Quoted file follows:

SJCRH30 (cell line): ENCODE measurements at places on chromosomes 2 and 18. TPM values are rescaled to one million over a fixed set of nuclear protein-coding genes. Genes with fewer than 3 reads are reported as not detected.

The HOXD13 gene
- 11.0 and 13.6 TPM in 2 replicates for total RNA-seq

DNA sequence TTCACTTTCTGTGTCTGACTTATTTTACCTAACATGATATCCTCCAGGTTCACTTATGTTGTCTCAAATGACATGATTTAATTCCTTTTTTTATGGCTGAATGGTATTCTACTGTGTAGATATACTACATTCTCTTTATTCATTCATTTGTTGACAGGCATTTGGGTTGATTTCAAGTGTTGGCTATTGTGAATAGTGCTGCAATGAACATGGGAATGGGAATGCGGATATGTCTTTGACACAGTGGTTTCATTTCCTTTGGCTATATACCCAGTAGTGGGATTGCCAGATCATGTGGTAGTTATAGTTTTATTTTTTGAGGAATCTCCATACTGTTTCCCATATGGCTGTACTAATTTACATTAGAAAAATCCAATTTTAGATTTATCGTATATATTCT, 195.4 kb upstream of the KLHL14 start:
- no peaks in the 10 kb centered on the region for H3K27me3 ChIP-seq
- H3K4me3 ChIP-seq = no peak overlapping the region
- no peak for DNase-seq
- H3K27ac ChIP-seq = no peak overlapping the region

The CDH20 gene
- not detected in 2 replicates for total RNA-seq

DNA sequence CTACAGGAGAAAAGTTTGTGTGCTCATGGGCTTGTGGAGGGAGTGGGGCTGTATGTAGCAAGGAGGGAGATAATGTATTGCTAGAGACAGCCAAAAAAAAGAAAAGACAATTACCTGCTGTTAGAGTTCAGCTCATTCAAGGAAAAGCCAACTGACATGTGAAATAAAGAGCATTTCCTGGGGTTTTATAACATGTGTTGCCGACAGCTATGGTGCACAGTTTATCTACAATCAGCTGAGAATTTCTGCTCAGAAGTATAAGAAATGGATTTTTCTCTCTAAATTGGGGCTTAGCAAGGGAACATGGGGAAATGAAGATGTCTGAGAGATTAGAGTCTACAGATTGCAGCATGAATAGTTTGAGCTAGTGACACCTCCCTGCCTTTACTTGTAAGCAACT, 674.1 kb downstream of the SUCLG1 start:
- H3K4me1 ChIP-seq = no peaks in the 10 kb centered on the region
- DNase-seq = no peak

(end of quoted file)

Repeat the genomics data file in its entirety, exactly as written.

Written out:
SJCRH30 (cell line): ENCODE measurements at places on chromosomes 2 and 18. TPM values are rescaled to one million over a fixed set of nuclear protein-coding genes. Genes with fewer than 3 reads are reported as not detected.

The HOXD13 gene
- 11.0 and 13.6 TPM in 2 replicates for total RNA-seq

DNA sequence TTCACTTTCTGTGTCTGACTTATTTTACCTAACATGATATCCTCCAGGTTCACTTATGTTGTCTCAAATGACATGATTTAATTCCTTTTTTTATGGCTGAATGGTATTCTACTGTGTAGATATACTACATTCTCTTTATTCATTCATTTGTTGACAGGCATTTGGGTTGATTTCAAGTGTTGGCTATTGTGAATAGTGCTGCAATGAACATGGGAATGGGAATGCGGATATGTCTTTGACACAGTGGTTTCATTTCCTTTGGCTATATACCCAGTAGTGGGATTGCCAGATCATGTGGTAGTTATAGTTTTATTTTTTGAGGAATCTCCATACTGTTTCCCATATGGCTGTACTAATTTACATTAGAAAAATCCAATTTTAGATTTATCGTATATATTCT, 195.4 kb upstream of the KLHL14 start:
- no peaks in the 10 kb centered on the region for H3K27me3 ChIP-seq
- H3K4me3 ChIP-seq = no peak overlapping the region
- no peak for DNase-seq
- H3K27ac ChIP-seq = no peak overlapping the region

The CDH20 gene
- not detected in 2 replicates for total RNA-seq

DNA sequence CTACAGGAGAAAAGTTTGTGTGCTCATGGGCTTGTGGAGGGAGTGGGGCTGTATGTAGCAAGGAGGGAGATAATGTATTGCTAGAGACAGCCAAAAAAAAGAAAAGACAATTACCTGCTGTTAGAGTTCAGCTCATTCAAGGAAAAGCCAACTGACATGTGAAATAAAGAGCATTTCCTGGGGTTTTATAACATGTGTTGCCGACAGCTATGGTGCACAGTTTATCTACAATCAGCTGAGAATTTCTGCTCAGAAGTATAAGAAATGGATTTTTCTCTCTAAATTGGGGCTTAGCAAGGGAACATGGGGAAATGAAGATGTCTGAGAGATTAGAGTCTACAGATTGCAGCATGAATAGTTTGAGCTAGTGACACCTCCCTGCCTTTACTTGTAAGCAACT, 674.1 kb downstream of the SUCLG1 start:
- H3K4me1 ChIP-seq = no peaks in the 10 kb centered on the region
- DNase-seq = no peak